Simon Collins

Simon Collins is the Herald’s social issues reporter.

Tougher rules cut welfare bill $3b

Biggest long-term costs are payments to sole and young parents, while Jobseeker Support is the cheapest.

Social Development Minister Paula Bennett said the new policies were "refocusing expectations and introducing new work expectations". Photo / Andrew Warner
Social Development Minister Paula Bennett said the new policies were "refocusing expectations and introducing new work expectations". Photo / Andrew Warner

Tougher welfare rules have helped cut the future cost of the welfare system by $3 billion.

A new valuation of the future costs of social welfare, issued by the Social Development Ministry yesterday, shows the total lifetime liability of the system jumped in the year to June last year from $78.1 billion to $86.8 billion,

But this was almost entirely because of falling interest rates, which lifted the current value of future welfare costs.

Estimated future costs also increased slightly because the unemployment rate was 0.6 per cent higher than the Treasury had forecast when Australian consultants Taylor Fry prepared their first $1 million baseline valuation as at June 2011.

But the number of people on benefits last June was less than expected for that level of unemployment.

Taylor Fry said: "A key contributor to this is likely to be the impact of policy and operational changes related to earlier Future Focus reforms of September 2010."

Changes made then included requiring sole parents to look for part-time work when their youngest child turned 6, making people on unemployment benefits reapply annually for their benefit, imposing stricter criteria for the invalids' benefit, and making sickness beneficiaries look for part-time work as soon as they were medically able to do so.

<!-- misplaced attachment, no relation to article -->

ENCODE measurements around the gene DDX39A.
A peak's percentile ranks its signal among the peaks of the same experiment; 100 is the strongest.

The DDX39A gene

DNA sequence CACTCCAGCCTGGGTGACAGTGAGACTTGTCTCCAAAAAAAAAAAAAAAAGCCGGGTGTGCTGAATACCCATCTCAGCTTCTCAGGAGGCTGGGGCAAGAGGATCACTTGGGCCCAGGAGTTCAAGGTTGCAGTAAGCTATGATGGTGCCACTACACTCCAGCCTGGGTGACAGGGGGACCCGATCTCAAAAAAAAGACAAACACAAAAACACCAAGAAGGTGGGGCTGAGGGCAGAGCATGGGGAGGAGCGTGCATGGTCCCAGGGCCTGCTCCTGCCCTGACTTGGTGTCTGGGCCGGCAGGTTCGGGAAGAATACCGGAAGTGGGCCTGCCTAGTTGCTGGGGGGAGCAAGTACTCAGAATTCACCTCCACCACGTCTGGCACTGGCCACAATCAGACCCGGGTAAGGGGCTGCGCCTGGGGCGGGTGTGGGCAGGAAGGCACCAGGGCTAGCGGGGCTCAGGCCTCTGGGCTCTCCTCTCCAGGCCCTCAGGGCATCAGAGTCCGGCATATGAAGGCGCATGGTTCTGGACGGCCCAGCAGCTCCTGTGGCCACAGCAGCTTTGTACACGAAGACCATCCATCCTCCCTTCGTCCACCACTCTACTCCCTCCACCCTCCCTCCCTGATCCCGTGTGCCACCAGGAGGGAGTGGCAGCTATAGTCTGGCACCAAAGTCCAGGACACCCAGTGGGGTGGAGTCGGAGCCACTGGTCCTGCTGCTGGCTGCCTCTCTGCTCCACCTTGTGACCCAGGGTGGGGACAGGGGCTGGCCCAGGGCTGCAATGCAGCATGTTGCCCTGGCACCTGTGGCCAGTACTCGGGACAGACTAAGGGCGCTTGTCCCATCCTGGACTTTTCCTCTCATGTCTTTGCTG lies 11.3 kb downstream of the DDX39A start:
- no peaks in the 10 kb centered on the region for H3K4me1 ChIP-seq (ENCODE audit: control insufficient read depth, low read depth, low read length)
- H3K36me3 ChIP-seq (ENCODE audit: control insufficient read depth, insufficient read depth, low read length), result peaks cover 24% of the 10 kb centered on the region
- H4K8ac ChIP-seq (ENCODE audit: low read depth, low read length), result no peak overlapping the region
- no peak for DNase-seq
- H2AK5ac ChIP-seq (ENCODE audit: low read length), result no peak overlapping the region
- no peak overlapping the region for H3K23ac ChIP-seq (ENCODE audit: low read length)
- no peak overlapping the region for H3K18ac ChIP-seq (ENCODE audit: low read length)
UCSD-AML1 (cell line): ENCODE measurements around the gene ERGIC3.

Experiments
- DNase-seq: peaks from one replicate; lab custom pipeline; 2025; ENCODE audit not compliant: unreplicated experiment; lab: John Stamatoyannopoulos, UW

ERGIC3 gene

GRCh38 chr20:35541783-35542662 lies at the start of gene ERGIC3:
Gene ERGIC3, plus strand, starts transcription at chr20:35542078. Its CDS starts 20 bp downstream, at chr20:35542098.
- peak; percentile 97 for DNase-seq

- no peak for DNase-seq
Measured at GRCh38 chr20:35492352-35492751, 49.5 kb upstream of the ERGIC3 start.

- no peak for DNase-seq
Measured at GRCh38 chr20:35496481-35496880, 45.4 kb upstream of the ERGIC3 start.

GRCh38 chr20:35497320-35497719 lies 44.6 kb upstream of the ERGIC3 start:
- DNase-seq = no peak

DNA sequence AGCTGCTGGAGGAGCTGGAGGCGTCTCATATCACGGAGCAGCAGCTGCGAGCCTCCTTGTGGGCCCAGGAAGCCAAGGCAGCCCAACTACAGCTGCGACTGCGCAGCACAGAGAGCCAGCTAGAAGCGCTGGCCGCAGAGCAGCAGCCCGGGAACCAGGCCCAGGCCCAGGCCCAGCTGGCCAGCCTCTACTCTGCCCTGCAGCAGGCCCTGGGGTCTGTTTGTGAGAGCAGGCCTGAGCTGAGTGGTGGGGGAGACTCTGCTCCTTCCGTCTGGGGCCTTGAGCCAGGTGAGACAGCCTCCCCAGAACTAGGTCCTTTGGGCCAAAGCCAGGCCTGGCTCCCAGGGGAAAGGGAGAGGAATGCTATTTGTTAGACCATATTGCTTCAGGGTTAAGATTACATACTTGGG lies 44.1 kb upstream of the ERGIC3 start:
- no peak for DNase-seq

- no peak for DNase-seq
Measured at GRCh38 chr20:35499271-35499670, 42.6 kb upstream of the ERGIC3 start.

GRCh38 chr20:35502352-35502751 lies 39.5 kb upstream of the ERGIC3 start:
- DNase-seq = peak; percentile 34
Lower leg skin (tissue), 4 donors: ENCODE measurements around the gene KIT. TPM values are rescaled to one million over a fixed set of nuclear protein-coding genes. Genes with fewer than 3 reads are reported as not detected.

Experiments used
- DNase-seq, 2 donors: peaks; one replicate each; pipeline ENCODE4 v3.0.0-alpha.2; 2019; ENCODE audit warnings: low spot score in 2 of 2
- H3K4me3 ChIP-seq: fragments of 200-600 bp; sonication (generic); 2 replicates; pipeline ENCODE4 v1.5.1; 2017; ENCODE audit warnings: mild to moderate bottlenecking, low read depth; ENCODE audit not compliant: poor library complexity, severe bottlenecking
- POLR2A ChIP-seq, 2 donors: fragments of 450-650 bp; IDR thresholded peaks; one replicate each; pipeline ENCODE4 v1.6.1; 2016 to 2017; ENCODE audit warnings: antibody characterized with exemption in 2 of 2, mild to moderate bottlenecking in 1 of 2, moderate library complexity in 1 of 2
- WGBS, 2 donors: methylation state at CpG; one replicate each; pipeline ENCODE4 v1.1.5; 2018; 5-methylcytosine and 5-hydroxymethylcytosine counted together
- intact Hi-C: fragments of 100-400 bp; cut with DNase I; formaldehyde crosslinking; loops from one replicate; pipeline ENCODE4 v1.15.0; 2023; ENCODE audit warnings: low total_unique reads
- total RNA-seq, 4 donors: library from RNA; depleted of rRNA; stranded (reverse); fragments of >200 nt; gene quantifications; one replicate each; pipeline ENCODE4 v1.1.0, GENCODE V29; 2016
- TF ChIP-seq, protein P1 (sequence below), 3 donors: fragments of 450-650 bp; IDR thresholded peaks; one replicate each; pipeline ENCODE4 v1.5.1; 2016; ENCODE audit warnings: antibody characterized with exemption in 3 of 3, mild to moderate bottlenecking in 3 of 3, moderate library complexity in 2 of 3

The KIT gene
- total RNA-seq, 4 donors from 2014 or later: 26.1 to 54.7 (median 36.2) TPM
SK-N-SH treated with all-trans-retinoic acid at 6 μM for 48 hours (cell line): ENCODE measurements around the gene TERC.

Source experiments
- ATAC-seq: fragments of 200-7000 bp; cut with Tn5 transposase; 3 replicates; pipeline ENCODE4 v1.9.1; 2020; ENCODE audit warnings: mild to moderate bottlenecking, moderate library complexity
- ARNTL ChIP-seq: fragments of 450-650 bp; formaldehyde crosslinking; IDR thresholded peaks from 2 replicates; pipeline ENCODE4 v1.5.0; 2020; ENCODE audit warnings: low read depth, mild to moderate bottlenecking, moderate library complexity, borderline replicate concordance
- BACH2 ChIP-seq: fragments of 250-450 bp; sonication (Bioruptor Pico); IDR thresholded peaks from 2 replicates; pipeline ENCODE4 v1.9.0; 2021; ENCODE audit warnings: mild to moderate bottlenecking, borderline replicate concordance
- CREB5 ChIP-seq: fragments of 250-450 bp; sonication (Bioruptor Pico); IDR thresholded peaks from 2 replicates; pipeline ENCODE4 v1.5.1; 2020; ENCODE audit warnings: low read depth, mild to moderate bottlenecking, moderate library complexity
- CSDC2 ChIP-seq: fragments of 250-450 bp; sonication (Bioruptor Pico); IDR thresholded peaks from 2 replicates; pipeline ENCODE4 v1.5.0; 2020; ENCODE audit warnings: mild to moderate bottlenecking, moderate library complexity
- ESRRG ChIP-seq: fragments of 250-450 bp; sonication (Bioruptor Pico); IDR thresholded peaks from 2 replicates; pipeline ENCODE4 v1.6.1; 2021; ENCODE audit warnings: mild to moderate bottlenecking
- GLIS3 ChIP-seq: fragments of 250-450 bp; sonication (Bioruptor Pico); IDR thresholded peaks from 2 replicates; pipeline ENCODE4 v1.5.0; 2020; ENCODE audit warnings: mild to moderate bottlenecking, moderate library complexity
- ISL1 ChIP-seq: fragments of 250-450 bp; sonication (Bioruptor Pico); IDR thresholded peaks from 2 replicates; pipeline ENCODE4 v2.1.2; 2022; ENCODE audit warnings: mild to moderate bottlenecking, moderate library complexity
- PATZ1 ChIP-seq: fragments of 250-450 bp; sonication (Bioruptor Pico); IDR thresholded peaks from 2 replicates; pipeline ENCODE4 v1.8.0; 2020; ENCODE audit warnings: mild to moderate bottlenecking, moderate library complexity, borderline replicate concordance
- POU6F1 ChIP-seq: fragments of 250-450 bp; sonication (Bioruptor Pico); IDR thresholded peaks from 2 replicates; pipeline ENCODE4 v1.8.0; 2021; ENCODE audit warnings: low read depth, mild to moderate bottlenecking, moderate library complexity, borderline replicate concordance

Council of Christian Social Services director Trevor McGlinchey said the changes effectively made it harder to get on to a benefit and harder to stay on one - but did not create any more jobs to go into.

"If people are not on a benefit, where are they and who is supporting them?" he asked. "The demand for housing, the overcrowding and those sorts of factors all indicate that people are getting by the best they can."

The new valuation confirms that the biggest long-term costs come from people going onto the young parent payment, with an estimated lifetime cost of $289,000, and other sole parent payments, costing $234,000 in lifetime terms.

People on Jobseeker Support, which now includes temporarily sick people as well as the unemployed, have the cheapest average lifetime cost of $125,000, justifying a recent shift in Work and Income priorities away from the unemployed towards sole parents and those with longer-term health issues such as mental health problems.

Social Development Minister Paula Bennett said the new policies were "refocusing expectations and introducing new work expectations".

"On average 1500 benefits are cancelled every week because people get work, with another 2000 cancelled weekly for a variety of other reasons."

But Labour social development spokeswoman Sue Moroney said those figures showed more than half of those going off welfare did not have a job to go to.

"That is very likely to indicate that they come off benefit and have no income," she said. "That will have many other very costly consequences."

Lifetime costs*

Young Parent Payment: $289,000
Sole Parent Payment: $234,000
Youth Payment: $184,000
Supported Living Payment: $177,000
Jobseeker Support: $125,000
* Average expected cost per beneficiary

- NZ Herald

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